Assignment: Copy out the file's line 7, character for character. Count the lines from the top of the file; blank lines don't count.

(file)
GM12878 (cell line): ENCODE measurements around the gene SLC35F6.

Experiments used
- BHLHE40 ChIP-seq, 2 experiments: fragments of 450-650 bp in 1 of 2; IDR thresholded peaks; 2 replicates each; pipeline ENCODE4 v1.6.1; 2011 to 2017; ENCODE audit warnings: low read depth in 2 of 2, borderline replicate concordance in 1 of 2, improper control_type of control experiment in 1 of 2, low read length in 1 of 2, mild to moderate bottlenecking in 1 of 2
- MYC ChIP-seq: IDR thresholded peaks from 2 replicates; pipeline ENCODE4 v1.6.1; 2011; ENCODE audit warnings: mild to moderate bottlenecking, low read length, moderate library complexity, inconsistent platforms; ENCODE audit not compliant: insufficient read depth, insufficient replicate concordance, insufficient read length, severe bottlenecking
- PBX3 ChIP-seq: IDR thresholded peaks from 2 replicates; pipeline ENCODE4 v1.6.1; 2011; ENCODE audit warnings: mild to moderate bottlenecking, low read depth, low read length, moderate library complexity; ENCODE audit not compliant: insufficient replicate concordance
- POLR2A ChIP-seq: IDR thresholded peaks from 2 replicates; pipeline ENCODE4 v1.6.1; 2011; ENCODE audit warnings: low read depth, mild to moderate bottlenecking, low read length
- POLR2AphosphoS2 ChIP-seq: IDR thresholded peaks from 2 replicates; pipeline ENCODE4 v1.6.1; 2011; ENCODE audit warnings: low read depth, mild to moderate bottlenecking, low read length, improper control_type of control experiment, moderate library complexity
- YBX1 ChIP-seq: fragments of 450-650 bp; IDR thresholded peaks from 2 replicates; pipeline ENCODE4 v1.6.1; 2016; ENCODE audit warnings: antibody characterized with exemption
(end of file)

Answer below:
- POLR2AphosphoS2 ChIP-seq: IDR thresholded peaks from 2 replicates; pipeline ENCODE4 v1.6.1; 2011; ENCODE audit warnings: low read depth, mild to moderate bottlenecking, low read length, improper control_type of control experiment, moderate library complexity